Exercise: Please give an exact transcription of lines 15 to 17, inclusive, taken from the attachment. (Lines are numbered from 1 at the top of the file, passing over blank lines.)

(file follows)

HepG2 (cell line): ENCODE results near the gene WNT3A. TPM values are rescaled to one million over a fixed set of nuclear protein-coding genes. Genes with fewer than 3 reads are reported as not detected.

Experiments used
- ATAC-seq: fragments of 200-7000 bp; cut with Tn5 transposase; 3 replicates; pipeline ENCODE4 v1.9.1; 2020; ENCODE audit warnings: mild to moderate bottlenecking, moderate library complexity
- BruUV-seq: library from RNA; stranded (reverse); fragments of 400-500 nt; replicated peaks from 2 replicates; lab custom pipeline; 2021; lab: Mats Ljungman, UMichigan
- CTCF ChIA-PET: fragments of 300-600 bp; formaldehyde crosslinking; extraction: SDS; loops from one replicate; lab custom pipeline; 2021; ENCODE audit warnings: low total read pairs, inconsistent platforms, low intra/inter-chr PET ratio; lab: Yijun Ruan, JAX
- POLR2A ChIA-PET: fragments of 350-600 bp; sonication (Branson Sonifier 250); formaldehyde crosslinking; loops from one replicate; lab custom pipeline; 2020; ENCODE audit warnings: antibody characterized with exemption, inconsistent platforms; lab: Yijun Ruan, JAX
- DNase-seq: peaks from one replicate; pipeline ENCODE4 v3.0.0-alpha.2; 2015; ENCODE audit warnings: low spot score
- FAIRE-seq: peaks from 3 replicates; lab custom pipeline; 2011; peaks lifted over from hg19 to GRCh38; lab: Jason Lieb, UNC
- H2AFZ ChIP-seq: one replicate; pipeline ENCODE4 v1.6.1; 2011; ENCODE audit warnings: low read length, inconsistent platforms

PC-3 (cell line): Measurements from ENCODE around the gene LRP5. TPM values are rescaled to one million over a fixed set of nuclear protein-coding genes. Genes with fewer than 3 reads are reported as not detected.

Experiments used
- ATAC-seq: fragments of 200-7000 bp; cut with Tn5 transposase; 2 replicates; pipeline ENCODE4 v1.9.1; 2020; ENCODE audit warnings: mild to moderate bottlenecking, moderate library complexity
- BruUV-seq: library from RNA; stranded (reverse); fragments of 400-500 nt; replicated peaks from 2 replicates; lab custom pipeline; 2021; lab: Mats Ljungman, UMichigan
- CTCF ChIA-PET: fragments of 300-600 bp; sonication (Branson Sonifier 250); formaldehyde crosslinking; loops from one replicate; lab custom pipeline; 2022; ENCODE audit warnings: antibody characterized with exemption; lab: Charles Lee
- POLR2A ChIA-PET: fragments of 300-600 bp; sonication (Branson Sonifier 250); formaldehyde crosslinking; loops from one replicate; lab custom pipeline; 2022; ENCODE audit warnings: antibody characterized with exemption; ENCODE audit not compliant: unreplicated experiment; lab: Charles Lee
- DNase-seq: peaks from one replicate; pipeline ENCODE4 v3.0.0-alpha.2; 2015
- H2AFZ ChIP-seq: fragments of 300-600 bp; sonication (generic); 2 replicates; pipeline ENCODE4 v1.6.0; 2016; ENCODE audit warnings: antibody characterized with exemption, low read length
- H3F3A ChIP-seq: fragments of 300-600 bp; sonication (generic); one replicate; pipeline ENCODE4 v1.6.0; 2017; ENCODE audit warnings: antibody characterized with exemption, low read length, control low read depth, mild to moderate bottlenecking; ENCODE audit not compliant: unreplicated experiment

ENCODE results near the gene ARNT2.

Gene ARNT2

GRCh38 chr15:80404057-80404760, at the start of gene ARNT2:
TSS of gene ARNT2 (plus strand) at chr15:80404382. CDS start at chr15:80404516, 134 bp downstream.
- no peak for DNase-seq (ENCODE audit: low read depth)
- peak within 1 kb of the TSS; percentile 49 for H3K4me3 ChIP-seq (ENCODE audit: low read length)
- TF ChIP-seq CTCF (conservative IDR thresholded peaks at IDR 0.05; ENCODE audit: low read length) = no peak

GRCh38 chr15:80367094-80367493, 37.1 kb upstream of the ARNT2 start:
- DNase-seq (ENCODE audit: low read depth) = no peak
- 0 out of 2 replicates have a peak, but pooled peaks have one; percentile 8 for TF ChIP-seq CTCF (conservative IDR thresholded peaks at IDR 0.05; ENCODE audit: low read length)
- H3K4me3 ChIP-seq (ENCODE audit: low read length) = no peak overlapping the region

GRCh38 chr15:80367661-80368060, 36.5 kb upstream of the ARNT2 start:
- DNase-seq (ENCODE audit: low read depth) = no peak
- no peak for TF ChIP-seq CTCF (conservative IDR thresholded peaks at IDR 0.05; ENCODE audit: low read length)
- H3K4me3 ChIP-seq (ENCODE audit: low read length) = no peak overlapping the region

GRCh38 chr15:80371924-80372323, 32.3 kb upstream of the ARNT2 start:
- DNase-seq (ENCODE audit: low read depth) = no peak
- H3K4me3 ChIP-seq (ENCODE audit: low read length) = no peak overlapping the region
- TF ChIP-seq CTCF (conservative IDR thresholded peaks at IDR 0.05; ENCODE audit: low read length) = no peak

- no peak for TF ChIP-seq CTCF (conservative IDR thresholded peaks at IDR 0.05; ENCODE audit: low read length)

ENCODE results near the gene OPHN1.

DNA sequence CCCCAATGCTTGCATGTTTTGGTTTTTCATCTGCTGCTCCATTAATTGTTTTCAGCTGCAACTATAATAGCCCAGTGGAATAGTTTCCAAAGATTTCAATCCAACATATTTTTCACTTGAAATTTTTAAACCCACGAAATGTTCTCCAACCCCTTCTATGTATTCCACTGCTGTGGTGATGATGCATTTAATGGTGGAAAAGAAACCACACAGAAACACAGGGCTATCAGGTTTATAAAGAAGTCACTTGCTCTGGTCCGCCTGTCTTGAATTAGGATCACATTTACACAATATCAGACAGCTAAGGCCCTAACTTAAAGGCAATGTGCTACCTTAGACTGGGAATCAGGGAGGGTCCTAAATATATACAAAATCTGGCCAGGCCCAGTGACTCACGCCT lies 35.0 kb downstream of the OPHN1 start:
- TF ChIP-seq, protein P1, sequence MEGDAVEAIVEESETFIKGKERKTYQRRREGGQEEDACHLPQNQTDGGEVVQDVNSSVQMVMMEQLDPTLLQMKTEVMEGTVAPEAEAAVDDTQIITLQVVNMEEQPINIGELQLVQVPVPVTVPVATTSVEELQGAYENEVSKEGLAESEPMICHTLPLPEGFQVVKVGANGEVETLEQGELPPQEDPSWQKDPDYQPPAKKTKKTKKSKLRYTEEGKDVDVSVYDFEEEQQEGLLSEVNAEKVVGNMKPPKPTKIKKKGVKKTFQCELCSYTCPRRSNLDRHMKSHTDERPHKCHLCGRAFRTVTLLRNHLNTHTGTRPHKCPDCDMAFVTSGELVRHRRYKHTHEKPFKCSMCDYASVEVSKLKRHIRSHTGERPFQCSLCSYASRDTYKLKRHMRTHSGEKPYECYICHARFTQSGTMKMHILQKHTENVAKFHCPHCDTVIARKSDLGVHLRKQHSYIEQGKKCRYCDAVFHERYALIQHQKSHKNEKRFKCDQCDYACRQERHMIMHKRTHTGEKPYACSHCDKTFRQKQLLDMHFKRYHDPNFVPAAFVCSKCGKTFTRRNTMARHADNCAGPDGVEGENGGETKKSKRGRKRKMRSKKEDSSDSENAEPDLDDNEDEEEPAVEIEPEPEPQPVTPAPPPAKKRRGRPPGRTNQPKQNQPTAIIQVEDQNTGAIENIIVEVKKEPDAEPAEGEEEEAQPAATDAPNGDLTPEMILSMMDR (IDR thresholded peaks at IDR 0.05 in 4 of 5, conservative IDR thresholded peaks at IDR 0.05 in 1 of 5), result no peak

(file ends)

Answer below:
- POLR2A ChIA-PET: fragments of 300-600 bp; sonication (Branson Sonifier 250); formaldehyde crosslinking; loops from one replicate; lab custom pipeline; 2022; ENCODE audit warnings: antibody characterized with exemption; ENCODE audit not compliant: unreplicated experiment; lab: Charles Lee
- DNase-seq: peaks from one replicate; pipeline ENCODE4 v3.0.0-alpha.2; 2015
- H2AFZ ChIP-seq: fragments of 300-600 bp; sonication (generic); 2 replicates; pipeline ENCODE4 v1.6.0; 2016; ENCODE audit warnings: antibody characterized with exemption, low read length